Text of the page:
Untitled#1 by Oystein Aspelund
Edition: Original print, 30 copies.
Authentication: Numbered certificate signed by the artist, invoice.
Technique: Museum quality fine art print.
Colour: UltraChrome K3 pigment inks.
Media: Hahnemühle, FineArt Baryta 300g paper.
Print: Photo with white surround.
Framing: Mounted on Dibond® with recessed frame, Floater frame.
€ 553.89 – € 1689.69 inc. VAT
Method of payment: Secure card payment via our partner Stripe, Paypal, bank transfer.
Lead time prior to shipping: 7 days for a print, 15 days for a framed print.
Delivery: To your home address or a collection point. Almost anywhere worldwide.
Delivery fee: Free, small charge for certain destinations.
Durability: Colour stability, indoor UV resistance thanks to mineral pigment inks encapsulated in resin projected on a 100% Alpha cellulose backing.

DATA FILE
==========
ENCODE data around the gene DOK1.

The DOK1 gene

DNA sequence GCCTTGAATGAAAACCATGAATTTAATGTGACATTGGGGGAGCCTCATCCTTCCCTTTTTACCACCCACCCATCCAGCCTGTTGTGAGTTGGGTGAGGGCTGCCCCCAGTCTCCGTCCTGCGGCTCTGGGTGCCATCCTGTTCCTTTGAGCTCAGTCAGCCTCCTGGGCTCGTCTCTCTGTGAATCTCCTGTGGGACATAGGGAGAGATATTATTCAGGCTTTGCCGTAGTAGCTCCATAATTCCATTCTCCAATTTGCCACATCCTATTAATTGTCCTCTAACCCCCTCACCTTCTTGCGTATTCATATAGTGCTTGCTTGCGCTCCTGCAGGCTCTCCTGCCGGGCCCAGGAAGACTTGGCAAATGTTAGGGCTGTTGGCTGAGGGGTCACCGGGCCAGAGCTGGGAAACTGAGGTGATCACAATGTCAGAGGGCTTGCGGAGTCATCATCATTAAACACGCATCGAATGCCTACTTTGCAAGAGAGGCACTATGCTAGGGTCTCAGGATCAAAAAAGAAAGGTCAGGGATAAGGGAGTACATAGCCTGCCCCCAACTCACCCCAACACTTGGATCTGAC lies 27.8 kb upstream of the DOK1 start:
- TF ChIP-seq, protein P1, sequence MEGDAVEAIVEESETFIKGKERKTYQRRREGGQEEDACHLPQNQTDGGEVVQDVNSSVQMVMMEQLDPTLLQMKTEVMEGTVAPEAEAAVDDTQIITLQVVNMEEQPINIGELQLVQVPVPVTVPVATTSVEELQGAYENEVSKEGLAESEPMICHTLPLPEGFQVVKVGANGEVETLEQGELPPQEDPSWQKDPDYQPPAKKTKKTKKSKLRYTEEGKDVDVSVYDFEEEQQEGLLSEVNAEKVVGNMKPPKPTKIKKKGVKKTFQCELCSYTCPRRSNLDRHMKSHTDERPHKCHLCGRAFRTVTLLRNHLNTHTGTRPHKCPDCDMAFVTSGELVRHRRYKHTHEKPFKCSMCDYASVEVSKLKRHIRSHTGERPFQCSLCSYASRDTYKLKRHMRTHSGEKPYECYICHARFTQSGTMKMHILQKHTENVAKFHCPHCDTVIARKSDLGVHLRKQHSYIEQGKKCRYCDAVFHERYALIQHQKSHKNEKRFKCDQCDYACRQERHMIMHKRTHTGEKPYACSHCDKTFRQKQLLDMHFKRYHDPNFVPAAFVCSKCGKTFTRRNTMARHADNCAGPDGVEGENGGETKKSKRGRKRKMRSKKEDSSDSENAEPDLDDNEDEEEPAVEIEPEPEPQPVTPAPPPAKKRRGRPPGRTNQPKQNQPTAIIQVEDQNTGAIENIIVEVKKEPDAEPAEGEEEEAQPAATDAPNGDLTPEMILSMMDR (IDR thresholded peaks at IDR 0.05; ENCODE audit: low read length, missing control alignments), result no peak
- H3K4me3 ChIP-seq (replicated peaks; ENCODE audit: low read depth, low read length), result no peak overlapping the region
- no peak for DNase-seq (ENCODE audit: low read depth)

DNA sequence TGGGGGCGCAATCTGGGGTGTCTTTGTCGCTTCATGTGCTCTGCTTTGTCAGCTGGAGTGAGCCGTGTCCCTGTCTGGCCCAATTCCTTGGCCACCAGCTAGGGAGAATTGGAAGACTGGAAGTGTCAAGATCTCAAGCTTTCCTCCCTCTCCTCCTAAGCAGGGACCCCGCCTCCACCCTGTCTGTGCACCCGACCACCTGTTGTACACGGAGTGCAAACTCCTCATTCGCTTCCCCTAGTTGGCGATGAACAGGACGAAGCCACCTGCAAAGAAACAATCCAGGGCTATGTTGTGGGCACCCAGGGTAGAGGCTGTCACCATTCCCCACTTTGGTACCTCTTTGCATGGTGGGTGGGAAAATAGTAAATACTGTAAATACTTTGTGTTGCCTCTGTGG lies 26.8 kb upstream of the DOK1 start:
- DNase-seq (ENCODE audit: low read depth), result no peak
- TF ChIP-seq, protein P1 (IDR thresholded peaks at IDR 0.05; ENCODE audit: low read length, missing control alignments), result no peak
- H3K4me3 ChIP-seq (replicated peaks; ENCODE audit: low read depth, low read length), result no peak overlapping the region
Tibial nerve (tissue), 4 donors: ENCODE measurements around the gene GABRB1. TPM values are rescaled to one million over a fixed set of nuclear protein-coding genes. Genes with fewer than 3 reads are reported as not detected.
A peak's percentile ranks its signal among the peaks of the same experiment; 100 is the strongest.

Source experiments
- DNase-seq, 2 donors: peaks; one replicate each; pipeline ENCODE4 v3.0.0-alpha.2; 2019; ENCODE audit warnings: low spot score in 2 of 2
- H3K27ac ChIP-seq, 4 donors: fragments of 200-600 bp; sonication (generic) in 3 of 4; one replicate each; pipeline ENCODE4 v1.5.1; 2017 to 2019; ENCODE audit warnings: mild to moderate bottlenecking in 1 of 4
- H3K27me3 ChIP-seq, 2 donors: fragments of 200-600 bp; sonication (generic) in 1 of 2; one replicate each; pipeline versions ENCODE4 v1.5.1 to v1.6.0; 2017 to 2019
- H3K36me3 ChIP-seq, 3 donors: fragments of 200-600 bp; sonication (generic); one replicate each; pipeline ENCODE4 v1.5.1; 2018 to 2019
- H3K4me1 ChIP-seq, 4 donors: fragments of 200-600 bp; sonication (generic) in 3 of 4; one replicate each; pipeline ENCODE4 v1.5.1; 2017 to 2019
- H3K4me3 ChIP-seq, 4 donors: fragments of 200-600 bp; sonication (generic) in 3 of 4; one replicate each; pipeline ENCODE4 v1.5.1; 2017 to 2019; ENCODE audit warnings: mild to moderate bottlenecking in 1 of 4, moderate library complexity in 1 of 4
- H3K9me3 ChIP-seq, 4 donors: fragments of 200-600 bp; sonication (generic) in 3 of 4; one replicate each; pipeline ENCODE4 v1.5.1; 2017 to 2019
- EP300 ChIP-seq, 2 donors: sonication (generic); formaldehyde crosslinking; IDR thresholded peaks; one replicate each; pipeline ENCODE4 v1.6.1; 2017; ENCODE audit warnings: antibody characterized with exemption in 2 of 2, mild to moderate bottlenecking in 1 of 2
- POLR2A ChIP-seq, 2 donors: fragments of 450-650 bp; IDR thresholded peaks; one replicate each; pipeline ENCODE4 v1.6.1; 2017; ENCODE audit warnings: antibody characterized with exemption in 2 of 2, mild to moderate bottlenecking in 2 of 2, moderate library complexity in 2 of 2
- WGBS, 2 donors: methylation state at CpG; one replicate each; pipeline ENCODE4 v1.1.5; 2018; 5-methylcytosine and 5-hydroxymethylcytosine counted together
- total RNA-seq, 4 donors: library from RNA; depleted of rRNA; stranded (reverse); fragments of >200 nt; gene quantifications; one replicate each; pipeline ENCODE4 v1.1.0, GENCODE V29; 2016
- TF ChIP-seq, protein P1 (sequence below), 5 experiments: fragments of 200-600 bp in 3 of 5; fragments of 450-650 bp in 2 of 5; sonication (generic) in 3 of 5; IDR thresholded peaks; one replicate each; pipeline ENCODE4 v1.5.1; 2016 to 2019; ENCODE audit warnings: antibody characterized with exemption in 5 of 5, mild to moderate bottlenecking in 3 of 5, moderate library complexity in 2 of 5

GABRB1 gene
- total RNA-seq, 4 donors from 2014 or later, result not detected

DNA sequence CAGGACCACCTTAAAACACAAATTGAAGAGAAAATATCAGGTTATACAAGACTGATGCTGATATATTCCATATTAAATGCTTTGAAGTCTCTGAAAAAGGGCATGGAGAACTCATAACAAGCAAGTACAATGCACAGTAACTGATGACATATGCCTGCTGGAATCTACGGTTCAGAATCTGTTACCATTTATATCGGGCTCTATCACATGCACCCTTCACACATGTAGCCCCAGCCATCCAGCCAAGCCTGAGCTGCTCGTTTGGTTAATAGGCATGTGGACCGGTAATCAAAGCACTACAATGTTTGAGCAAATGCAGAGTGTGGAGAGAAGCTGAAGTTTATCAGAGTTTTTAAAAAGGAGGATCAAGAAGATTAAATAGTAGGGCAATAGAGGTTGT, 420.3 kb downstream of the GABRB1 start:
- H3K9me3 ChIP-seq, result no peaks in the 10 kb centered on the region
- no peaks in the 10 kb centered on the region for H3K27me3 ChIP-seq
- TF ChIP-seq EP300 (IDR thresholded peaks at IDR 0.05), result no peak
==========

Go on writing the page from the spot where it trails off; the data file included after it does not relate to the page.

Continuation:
Lifespan: 75 years without deterioration with normal indoor exposure. Results of tests carried out in independent laboratories.
Maintenance: Stable ambient surroundings recommended for the work. Avoid variations in temperature and humidity. Avoid direct sunlight.
Recommended humidity level: 35 to 65%.
Recommended temperature: 10 to 30°C.
Standards and certification: Acid and lignin-free. Standard ISO 9706 long life.
About the artist
Oystein Aspelund: “I am a 33-year-old photographer based in Trondheim, Norway. Having a background from architecture, I aim to always keep a level of cultural presence in my photographs. I am fascinated by the contrast between nature and culture, and I seek to keep a representation of this special relationship in my work. To me, one of the unique aspects of photography is its power to document. Thematically, one of my main themes of inspiration are places that have seen dramatic changes. It may be borderlands, grey zones on the map, where the civilisation turns into the wild. Or reflections on the struggle between man and his environment; the need to expand opposed to the forces of nature. Often the results end up in a field between traditional documentary and art photography, usually presented in a narrative way.”